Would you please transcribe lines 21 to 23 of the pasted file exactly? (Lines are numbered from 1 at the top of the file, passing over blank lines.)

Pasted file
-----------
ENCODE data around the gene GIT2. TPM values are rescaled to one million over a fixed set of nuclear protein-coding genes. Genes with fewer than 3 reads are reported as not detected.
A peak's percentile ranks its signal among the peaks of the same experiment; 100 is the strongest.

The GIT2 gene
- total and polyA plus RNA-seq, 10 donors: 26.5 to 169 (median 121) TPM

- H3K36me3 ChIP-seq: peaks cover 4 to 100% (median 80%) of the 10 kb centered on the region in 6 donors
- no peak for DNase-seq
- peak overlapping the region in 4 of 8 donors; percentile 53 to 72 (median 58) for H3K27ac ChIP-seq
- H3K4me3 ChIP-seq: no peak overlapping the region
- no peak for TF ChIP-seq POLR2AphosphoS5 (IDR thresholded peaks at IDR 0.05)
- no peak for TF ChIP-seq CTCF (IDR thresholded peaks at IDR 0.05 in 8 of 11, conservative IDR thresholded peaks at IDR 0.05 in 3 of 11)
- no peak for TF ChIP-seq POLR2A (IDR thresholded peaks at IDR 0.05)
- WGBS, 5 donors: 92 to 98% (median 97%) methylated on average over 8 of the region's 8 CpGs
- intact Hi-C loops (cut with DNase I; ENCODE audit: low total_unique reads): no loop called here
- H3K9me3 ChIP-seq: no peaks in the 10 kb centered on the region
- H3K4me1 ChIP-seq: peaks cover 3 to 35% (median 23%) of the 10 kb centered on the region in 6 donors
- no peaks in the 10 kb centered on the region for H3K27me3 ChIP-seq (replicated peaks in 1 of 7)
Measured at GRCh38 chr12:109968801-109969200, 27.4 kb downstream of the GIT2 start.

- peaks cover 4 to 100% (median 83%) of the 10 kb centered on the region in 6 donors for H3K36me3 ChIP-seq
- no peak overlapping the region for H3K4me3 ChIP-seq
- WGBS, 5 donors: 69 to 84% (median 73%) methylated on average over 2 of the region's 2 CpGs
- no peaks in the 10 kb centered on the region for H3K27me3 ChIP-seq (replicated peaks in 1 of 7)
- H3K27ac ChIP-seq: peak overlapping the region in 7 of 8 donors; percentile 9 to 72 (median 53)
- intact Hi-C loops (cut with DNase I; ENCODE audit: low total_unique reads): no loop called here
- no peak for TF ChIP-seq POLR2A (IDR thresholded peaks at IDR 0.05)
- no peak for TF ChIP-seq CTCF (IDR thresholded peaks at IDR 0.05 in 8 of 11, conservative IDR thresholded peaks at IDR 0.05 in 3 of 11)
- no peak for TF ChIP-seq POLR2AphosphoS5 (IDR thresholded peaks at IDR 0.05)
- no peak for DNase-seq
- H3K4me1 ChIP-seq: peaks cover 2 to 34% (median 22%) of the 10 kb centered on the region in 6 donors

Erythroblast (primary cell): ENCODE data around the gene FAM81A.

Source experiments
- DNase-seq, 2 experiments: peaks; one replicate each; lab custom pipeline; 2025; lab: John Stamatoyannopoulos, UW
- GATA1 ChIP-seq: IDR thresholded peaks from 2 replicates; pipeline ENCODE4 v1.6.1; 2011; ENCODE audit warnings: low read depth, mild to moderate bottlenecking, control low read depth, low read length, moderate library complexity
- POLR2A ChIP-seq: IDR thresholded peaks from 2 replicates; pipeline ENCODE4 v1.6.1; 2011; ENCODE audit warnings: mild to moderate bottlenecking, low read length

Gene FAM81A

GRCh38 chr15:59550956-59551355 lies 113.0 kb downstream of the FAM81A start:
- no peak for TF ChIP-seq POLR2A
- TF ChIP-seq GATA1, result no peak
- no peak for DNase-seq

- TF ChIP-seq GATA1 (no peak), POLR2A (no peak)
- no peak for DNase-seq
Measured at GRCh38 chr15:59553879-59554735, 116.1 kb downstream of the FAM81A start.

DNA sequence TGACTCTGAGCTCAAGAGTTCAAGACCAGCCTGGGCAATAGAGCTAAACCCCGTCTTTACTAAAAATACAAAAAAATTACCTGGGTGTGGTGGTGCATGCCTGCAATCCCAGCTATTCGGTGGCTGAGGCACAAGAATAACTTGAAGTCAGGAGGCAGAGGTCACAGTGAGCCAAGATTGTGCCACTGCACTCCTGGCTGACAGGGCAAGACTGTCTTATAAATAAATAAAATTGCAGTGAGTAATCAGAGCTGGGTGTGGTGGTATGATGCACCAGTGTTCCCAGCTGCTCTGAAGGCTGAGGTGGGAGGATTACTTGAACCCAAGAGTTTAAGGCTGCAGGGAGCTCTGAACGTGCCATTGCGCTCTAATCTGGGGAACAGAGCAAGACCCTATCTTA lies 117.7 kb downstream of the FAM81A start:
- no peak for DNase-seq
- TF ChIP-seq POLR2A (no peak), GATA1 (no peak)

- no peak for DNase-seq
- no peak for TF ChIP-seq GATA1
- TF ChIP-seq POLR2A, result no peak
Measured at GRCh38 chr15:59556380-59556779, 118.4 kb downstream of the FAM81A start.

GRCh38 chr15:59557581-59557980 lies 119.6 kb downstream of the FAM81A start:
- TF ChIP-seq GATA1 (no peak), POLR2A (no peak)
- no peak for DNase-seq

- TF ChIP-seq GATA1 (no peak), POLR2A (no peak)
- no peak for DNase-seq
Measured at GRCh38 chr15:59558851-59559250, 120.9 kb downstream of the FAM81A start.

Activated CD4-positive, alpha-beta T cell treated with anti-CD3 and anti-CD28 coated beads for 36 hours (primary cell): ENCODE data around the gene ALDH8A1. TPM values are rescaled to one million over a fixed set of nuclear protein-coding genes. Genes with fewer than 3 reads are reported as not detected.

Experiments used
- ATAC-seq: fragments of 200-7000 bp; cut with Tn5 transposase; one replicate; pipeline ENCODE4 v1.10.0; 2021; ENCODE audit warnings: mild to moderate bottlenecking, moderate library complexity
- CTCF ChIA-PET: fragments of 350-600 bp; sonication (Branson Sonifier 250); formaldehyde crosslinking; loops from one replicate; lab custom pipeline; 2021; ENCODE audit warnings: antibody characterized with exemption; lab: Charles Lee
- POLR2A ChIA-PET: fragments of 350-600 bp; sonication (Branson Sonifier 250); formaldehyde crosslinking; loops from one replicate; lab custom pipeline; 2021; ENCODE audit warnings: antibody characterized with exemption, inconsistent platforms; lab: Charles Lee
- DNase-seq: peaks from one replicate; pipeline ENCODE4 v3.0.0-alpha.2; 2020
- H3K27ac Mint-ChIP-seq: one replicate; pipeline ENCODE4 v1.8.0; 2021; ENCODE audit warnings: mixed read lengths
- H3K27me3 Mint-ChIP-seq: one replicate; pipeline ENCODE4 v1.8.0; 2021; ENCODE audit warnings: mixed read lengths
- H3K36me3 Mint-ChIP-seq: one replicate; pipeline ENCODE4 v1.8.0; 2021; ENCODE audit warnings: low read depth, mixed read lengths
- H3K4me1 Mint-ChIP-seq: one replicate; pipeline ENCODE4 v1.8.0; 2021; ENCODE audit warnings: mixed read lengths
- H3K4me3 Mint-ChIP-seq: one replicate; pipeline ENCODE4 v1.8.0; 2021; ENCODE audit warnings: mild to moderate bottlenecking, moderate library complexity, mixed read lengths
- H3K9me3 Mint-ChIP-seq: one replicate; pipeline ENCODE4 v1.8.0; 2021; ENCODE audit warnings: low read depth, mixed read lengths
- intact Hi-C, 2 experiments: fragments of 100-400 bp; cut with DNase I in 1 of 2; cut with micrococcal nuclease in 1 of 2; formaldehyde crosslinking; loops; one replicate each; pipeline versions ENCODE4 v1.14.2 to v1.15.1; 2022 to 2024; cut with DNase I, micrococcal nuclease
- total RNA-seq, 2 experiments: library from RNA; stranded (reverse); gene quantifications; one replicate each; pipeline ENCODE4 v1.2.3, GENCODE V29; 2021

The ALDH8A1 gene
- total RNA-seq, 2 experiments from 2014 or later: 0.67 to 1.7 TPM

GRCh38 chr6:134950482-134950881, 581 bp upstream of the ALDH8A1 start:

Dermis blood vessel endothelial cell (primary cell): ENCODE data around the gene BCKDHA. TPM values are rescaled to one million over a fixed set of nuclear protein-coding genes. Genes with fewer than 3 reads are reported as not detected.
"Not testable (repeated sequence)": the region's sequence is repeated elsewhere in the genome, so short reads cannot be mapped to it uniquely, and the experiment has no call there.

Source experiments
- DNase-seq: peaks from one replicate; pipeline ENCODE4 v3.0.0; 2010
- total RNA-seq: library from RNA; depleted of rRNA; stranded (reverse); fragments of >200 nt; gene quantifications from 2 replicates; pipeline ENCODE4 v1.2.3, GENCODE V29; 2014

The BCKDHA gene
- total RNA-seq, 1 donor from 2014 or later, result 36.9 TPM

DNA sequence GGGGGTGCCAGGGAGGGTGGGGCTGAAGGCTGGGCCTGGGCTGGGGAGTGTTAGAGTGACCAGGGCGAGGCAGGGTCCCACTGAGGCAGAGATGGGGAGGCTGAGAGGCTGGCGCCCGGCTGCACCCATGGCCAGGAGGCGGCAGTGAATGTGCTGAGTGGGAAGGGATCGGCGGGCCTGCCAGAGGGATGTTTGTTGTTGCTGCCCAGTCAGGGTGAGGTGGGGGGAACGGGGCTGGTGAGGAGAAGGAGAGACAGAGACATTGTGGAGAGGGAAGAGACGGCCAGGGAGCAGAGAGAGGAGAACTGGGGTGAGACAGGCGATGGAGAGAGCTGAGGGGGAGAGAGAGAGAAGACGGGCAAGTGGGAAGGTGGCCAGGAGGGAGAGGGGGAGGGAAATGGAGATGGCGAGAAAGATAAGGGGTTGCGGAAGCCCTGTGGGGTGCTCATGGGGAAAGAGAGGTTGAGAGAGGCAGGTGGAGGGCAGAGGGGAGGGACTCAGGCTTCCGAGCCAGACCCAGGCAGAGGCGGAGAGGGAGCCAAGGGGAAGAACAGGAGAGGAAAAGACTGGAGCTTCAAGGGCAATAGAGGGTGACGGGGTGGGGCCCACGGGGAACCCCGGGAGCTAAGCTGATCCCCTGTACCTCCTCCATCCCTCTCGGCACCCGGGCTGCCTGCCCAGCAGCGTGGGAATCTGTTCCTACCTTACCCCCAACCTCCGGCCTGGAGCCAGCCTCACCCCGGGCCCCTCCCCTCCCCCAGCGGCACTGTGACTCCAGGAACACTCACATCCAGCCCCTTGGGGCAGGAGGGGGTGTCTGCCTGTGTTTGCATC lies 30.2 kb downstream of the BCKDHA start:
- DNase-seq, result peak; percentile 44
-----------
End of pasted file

- no peaks in the 10 kb centered on the region for H3K27me3 ChIP-seq (replicated peaks in 1 of 7)
- H3K27ac ChIP-seq: peak overlapping the region in 7 of 8 donors; percentile 9 to 72 (median 53)
- intact Hi-C loops (cut with DNase I; ENCODE audit: low total_unique reads): no loop called here